Here are some helpful observations on preparing our net, by my friend Paul Maconochie, as shared at The Order of Mission (TOM) gathering in Coventry this past weekend.
Relationships exist on a continuum, from more informal to more formal. So, for example, someone who we initially meet for the first time who is open to us – a Person of Peace – may become a friend, which is an informal relationship but slightly more formal than first acquaintance. You might become for them their church connection – that is, they know you to be a Christian, they might ask you to pray for a situation they or a member of their family find themselves in. At this stage, the relationship is slightly more formal again: in effect, you are their priest. This person might move from here to a point where they join a cell group – again, the relationship is becoming more formal – and in time might join a more explicitly discipling group.
What we are likely to find is that few of us operate with ease along the full continuum. To function as a net, we must pass people on. Evangelists are likely to be most comfortable at the most informal end of the continuum: they don’t need any kind of ‘permission’ to talk to people. Pastors tend to be at home at the more informal end, though one step towards formality on from evangelists. Teachers and prophets tend to operate more towards the formal end, once a person has given permission to speak into their lives; and apostles often operate at the most formal end, leading teams of committed disciples.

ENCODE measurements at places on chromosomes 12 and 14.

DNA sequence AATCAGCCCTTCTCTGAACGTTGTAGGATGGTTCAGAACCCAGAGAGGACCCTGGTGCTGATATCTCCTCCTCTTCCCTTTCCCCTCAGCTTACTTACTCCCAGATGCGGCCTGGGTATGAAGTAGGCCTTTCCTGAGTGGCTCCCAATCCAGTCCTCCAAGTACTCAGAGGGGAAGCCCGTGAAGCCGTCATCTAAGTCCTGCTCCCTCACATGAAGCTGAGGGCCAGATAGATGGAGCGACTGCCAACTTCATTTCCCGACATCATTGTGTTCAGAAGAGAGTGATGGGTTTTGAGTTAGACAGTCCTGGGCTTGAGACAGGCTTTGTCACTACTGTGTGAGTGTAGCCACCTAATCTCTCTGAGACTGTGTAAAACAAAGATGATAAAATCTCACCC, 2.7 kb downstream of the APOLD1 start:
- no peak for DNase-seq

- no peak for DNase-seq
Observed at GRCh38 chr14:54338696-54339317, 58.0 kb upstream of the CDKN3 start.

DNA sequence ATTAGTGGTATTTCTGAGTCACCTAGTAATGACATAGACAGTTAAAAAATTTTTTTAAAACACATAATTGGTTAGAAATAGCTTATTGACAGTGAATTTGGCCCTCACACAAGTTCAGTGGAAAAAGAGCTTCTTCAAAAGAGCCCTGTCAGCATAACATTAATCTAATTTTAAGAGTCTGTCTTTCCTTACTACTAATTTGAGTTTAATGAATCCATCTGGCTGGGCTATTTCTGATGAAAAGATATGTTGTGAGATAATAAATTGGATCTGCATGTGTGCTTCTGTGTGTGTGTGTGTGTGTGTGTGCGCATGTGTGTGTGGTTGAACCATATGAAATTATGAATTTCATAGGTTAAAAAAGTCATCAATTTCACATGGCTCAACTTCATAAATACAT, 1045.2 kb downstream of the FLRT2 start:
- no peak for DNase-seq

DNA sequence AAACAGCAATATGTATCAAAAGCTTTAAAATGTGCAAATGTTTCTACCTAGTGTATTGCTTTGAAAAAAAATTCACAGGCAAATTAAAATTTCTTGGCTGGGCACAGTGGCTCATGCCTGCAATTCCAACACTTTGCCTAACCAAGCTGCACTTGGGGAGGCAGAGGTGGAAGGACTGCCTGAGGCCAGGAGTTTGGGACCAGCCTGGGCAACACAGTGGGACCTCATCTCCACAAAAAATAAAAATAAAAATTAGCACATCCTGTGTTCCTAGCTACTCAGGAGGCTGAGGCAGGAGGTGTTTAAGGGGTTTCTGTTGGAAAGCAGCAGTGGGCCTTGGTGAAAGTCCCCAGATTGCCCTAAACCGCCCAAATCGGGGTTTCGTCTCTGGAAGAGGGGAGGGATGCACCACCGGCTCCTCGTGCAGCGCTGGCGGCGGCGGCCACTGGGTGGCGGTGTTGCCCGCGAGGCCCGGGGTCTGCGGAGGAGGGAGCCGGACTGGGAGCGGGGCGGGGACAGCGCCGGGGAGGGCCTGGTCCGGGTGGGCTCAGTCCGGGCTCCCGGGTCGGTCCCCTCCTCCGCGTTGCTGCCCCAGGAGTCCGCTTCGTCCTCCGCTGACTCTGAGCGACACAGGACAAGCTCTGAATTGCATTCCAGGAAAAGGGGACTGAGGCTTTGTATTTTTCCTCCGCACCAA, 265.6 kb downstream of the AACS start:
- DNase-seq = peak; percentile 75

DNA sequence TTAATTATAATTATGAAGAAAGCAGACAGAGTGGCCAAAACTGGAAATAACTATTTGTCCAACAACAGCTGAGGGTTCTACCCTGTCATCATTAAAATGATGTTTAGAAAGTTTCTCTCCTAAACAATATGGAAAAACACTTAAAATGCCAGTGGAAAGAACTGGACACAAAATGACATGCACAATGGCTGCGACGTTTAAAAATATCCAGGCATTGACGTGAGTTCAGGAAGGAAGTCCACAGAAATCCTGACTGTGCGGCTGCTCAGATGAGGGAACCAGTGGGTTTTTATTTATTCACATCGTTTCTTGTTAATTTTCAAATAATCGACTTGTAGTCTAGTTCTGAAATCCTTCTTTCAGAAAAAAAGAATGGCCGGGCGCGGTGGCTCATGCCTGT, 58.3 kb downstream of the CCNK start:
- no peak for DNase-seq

So here are some questions regarding preparing our net:
Where do I sit on the continuum? How do people relate to me? (For myself, as someone who is more prophet and teacher than pastor or evangelist, my relationships tend to be more formal.) And who am I connected with, that I can pass people on to, or who can pass people on to me?
What is true of relationships is also true of resources: resources exist on a continuum from more informal to more formal. The most informal resource you have for mission is yourself, your own life. Slightly more formal is your testimony, or story. More formal again are books, talks or videos you might pass on to someone – and with books, biographies are more informal, teaching books more formal. More formal again would be nurture groups, such as Alpha. And at the most formal end would be inviting someone to join a discipleship group.
As a person moves along this continuum, you move from being a person they know, to being their priest – the one who intercedes to God on their behalf – to being their guide or mentor, in a more or less formal way, to being someone they see as discipling them.
So here are some further questions regarding preparing our net:
What resources do this person need right now? What resources do I have access to? What resources do I need to invest in? (For myself, as someone who operates most comfortably at the more formal end of the relationship continuum, I need to develop story as an informal resource.)
And then, because Jesus’ mission strategy is, find the Person of Peace who welcomes you into their home and serves you, because this person is the key to gaining access to a community, we also need to ask, what relationships and resources do they have access to?
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